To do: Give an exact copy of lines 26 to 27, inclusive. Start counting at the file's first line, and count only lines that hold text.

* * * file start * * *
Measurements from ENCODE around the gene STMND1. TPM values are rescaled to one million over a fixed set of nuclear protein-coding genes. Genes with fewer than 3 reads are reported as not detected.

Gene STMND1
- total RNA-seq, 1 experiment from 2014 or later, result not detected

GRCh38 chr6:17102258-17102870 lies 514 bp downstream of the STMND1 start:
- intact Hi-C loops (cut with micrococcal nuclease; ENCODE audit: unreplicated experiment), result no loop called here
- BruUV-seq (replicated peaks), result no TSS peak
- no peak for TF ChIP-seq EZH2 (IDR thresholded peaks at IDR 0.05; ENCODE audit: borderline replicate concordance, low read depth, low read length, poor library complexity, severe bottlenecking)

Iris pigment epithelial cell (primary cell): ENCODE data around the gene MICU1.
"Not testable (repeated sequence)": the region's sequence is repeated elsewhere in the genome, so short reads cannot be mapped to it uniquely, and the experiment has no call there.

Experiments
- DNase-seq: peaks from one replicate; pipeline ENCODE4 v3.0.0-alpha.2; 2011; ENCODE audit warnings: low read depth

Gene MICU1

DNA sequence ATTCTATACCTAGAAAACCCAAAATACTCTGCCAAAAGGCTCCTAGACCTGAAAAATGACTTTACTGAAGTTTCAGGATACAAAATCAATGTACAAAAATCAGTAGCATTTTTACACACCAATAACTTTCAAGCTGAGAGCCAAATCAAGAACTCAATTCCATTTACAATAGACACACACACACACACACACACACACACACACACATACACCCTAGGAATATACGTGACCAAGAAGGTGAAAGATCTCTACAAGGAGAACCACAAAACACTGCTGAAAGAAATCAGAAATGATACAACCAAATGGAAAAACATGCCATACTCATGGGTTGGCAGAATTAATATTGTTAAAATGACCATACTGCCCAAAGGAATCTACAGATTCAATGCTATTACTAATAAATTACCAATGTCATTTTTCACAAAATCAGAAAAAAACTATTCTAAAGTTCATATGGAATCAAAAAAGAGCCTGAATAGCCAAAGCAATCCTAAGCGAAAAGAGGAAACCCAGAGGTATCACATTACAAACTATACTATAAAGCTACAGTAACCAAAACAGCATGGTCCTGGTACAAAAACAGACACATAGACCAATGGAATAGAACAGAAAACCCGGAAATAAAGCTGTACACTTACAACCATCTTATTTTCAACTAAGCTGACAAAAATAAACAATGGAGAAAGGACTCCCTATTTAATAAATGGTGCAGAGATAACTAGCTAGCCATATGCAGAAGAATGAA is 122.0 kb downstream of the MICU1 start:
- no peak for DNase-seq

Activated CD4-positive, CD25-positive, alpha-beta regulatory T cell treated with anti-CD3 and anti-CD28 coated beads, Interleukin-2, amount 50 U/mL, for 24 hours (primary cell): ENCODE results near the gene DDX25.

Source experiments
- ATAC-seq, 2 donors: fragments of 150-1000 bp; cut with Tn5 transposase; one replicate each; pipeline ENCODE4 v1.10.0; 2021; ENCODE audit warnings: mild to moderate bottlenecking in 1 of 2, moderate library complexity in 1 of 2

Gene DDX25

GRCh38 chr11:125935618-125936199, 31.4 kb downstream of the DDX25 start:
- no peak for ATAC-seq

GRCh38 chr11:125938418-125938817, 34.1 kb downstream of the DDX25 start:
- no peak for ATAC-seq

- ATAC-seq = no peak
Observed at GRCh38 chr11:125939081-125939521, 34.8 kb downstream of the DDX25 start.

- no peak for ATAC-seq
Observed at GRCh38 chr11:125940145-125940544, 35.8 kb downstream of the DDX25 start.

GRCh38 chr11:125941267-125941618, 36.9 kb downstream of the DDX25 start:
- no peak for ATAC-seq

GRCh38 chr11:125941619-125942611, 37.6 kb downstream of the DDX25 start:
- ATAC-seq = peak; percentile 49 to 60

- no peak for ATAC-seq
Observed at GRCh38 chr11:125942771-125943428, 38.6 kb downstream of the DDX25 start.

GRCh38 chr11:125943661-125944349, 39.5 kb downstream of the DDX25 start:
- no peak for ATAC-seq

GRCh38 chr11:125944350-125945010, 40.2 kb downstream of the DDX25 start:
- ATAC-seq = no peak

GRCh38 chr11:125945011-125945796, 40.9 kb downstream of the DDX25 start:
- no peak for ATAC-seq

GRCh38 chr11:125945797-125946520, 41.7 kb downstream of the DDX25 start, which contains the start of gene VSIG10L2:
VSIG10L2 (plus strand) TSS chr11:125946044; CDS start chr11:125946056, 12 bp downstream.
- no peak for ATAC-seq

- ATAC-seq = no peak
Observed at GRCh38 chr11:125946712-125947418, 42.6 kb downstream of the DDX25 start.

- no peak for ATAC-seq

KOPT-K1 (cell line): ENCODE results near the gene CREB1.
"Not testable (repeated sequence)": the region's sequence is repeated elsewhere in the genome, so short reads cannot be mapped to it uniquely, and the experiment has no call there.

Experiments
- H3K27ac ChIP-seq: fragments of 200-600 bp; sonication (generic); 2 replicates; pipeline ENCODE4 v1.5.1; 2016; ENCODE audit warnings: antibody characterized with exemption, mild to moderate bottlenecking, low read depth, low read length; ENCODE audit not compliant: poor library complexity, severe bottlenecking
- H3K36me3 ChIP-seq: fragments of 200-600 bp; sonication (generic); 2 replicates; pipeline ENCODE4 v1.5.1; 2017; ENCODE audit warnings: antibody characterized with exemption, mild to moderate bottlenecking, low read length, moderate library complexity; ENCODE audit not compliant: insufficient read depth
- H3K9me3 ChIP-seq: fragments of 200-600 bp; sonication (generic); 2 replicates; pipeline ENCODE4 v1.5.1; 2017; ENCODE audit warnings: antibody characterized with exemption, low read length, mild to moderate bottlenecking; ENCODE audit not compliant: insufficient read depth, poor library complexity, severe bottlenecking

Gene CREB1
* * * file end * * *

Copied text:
Observed at GRCh38 chr11:125940145-125940544, 35.8 kb downstream of the DDX25 start.

GRCh38 chr11:125941267-125941618, 36.9 kb downstream of the DDX25 start: